Three years ago Shihoko Fujiwara received this startling message from a teenager living in the Kanto region via a social networking site: "I am full of longing for death."
The 14-year-old girl who wrote the message soon met with Fujiwara, who leads the Polaris Project Japan, a nonprofit group that fights human trafficking, and told her that she had been forced into prostitution almost every day for the previous two months.
Human trafficking is not unheard of in Japan. Also called "modern-day slavery," it is an act that benefits from forced prostitution or labor by putting victims under control through cajolery, fraudulence, violence, threat and other means.
Japan has remained in Tier 2 in the U.S. State Department's Annual Trafficking in Persons Report since 2005. The designation, second from the most compliant on a four-level scale, is given to "countries whose governments do not fully comply with the Trafficking Victims Protection Act's minimum standards, but are making significant efforts to bring themselves into compliance with those standards."
Fujiwara, who used to work for the Polaris Project in the United States, established the Polaris Project Japan in 2004.
The group has since received some 3,000 reports of grievances. Initially, most were from foreigners living in Japan. But the number of Japanese seeking consultations surged around 2009, including some serious cases.
So far in 2014 the group has received 1.5 times more consultations than usual since late July, when summer vacation began at schools.
In the case of the 14-year-old girl, her group of friends wanted to earn spending money through prostitution by posting an ad on an online dating site.
The girl, the youngest in the clique, was selected because her friends thought she would be "popular with old men."
Her peers selected "clients" from men who responded to the ad that read: "A second-year junior high school student is looking for somebody to play with."
As ordered by her peers, the girl would go to a designated hotel alone and ask for money as soon as she and her client were inside the room.
She would then give the money, around 10,000 yen ($102) each time, to her peers.
The girl, who had been a virgin, was traumatized by the ordeal. Anxious that her parents and school officials would find it out, she said she was left with no strength to resist her friends' demands.
The "clients" included a college student and a man who was around the same age as her own grandfather.
Although she was able to eventually get out of her forced prostitution, she told Fujiwara that she was still tormented by what she had done.
"My body has gotten dirty," the girl said.
Another individual who sought assistance from the Polaris Project Japan was a woman in her early 30s living in the Kanto region.
"I want to get out of my current situation," she said.
With loans from various consumer finances, she began working in the night entertainment business to repay her debts when she was 19.
A man whom she got to know through her job and eventually became her "boyfriend" offered to take over her debts.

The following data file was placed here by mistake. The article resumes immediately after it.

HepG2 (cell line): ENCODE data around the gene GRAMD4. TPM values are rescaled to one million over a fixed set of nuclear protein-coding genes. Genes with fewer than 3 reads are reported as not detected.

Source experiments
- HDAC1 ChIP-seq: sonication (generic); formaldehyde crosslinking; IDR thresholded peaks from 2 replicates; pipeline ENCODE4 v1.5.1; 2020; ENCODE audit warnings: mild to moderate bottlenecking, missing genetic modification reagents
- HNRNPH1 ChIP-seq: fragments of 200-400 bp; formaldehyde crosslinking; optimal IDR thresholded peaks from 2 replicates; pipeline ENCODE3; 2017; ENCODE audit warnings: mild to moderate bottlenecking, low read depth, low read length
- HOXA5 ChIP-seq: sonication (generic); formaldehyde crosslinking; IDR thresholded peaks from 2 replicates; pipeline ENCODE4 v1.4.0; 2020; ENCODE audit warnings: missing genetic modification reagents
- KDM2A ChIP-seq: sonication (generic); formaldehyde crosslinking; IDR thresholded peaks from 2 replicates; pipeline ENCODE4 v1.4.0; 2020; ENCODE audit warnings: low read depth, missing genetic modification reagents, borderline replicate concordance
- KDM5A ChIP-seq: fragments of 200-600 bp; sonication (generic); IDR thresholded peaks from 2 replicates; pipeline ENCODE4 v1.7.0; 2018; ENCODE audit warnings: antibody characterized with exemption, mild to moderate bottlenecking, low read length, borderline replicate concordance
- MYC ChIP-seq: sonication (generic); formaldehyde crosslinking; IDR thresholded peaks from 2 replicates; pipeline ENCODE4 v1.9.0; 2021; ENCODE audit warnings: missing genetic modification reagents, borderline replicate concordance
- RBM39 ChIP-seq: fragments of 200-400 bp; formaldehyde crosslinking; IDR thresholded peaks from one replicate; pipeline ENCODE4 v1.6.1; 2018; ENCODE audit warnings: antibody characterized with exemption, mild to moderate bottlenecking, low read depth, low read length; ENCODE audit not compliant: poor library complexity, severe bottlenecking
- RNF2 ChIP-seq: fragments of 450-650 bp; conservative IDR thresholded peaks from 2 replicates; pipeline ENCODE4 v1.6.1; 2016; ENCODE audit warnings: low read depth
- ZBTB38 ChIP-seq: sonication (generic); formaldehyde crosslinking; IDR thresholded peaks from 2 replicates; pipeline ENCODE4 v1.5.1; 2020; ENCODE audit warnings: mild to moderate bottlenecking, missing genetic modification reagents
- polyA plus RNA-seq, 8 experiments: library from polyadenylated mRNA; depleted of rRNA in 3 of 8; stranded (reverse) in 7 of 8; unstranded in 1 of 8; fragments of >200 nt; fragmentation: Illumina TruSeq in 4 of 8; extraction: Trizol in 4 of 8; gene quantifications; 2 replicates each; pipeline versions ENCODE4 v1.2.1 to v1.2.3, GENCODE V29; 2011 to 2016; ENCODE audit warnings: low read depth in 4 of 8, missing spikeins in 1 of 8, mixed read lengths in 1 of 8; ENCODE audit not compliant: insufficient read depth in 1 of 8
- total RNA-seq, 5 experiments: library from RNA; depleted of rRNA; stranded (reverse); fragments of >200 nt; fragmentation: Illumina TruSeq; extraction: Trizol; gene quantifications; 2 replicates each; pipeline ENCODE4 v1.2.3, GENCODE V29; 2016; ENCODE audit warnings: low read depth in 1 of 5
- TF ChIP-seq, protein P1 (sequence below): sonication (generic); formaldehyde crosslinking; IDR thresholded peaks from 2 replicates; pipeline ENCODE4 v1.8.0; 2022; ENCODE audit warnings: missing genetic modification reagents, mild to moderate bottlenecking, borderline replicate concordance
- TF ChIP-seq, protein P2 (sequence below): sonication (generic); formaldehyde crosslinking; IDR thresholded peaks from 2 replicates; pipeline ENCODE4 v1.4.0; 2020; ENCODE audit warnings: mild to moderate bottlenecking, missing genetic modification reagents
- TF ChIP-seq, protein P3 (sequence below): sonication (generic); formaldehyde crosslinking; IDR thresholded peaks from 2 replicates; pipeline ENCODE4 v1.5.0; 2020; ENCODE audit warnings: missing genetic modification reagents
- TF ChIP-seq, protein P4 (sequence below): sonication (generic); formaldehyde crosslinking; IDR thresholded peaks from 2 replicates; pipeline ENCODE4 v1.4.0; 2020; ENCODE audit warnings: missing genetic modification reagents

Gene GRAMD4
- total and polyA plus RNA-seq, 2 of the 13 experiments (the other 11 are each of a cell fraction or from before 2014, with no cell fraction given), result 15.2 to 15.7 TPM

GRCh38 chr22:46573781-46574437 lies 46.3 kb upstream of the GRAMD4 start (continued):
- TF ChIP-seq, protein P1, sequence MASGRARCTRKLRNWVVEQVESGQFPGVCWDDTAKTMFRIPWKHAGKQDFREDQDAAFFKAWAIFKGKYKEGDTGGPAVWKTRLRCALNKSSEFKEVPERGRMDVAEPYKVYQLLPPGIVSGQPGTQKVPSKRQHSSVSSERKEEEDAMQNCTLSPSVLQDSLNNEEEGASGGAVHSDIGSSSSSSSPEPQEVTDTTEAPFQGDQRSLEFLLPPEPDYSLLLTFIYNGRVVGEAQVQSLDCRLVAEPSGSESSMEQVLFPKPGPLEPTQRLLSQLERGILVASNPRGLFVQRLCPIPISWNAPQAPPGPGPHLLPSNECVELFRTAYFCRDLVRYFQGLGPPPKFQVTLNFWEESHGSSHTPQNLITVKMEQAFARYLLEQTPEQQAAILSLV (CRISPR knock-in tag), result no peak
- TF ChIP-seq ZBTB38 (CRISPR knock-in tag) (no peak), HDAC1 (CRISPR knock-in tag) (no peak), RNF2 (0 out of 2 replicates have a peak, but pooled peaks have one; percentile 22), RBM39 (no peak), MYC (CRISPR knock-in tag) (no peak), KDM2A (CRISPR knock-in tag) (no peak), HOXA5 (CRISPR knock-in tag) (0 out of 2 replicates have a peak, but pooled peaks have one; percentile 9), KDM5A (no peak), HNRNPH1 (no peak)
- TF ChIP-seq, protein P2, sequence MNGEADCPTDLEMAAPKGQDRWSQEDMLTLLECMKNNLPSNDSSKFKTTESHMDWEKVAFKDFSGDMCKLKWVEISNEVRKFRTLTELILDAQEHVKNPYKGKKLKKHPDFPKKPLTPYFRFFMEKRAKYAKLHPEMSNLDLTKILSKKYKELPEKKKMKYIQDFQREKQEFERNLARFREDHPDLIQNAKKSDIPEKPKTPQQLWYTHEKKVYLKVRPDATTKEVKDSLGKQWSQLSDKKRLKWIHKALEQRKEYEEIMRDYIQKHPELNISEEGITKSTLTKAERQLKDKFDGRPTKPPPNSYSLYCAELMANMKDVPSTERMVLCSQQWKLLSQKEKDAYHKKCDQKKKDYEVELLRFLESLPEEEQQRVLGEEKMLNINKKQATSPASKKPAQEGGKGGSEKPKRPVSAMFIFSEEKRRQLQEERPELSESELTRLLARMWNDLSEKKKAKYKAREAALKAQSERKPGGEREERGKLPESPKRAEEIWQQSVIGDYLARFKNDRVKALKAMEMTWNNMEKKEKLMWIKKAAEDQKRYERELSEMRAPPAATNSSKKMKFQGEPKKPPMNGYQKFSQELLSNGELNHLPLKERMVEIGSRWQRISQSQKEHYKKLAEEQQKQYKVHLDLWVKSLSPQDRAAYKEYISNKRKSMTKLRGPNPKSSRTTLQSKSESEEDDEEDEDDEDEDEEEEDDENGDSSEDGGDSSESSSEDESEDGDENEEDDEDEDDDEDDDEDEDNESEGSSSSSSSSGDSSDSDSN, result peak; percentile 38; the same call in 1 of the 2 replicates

He told her that "it will be easier to pay back if those debts are bundled into one," suggesting that she would repay him instead of the credit companies.
But when she found herself saddled with exorbitant interest she could hardly repay, the man forced her to juggle several stints in the nightlife business. He also physically abused her when she said she could not pay him back.
He also made her transfer the contracts and ownership of her apartment, cellphone and other possessions to him.
When the woman finally fled from the man with the help of the Polaris Project Japan, she only had 200,000 yen in savings, despite having worked in the entertainment business for more than 10 years.
In 2005, Japan added in its Criminal Code a crime of buying or selling of people. Those accused could face three months to five years in prison if they were found guilty of buying a victim. If the accused were convicted of selling a victim, their penalty would vary from one year to 10 years in prison.
But critics are demanding that the crime of human trafficking should specifically be incorporated into the Criminal Code because perpetrators could get away with charges of buying and selling of people as long as money is not involved in wrongdoings.
Fujiwara said offenders exploit prospective victims by offering what they want or need.
"Exploiters readily give girls what they have desired, such as quasi-romance or an apartment," she said. "So the girls will be brainwashed."
While some criticize victims for being so gullible to fall into a trap, Fujiwara said many of the victims had nobody else to turn to for help.
"Those girls, victims of abuse themselves, did not have adults nearby to protect them," she said. "People who suspect girls around them might be in trouble should report it to us."
At a symposium in Tokyo, the Japan Network Against Trafficking in Persons (JNATIP), which comprises about 30 groups, including the Polaris Project Japan, adopted a statement calling on Chief Cabinet Secretary Yoshihide Suga to establish a government office responding to human trafficking cases.
The network also advocates the establishment of a law concerning the protection of victims and preventions.
Yoko Yoshida, co-leader of the JNATIP, said, "What is at issue is not whether prostitution was coerced, but whether there was exploitation."
She added, "The government should work with private groups to collect incidents of human trafficking and ponder countermeasures and set up a government office in charge of responding to such cases."
The Polaris Project Japan’s hotline in Japanese and English is 0120-879-871.
The group is working to raise 1.6 million yen by June 20 for its emergency response funds through contributions from the public.